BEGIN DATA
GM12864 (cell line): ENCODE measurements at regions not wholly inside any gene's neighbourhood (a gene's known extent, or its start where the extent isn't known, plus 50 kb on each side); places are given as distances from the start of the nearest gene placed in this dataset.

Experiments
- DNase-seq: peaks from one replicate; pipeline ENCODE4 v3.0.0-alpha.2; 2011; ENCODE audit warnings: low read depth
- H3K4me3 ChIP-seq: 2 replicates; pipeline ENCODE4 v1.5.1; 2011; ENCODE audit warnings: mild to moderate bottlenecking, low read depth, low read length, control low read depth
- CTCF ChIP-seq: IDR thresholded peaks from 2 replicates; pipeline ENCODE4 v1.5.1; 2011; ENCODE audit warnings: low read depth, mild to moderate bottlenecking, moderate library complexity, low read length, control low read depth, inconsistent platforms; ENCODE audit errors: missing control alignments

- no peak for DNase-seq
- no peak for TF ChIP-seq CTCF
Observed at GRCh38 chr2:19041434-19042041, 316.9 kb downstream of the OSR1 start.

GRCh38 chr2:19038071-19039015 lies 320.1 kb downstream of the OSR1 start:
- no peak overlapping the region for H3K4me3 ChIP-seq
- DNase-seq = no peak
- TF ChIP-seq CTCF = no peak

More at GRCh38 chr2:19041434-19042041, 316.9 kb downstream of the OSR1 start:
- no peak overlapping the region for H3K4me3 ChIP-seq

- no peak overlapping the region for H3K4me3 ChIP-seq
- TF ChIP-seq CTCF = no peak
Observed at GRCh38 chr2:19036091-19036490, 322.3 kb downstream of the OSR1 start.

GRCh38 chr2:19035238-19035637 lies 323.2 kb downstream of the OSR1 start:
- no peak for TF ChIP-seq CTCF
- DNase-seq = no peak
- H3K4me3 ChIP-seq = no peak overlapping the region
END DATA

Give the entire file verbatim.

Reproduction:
GM12864 (cell line): ENCODE measurements at regions not wholly inside any gene's neighbourhood (a gene's known extent, or its start where the extent isn't known, plus 50 kb on each side); places are given as distances from the start of the nearest gene placed in this dataset.

Experiments
- DNase-seq: peaks from one replicate; pipeline ENCODE4 v3.0.0-alpha.2; 2011; ENCODE audit warnings: low read depth
- H3K4me3 ChIP-seq: 2 replicates; pipeline ENCODE4 v1.5.1; 2011; ENCODE audit warnings: mild to moderate bottlenecking, low read depth, low read length, control low read depth
- CTCF ChIP-seq: IDR thresholded peaks from 2 replicates; pipeline ENCODE4 v1.5.1; 2011; ENCODE audit warnings: low read depth, mild to moderate bottlenecking, moderate library complexity, low read length, control low read depth, inconsistent platforms; ENCODE audit errors: missing control alignments

- no peak for DNase-seq
- no peak for TF ChIP-seq CTCF
Observed at GRCh38 chr2:19041434-19042041, 316.9 kb downstream of the OSR1 start.

GRCh38 chr2:19038071-19039015 lies 320.1 kb downstream of the OSR1 start:
- no peak overlapping the region for H3K4me3 ChIP-seq
- DNase-seq = no peak
- TF ChIP-seq CTCF = no peak

More at GRCh38 chr2:19041434-19042041, 316.9 kb downstream of the OSR1 start:
- no peak overlapping the region for H3K4me3 ChIP-seq

- no peak overlapping the region for H3K4me3 ChIP-seq
- TF ChIP-seq CTCF = no peak
Observed at GRCh38 chr2:19036091-19036490, 322.3 kb downstream of the OSR1 start.

GRCh38 chr2:19035238-19035637 lies 323.2 kb downstream of the OSR1 start:
- no peak for TF ChIP-seq CTCF
- DNase-seq = no peak
- H3K4me3 ChIP-seq = no peak overlapping the region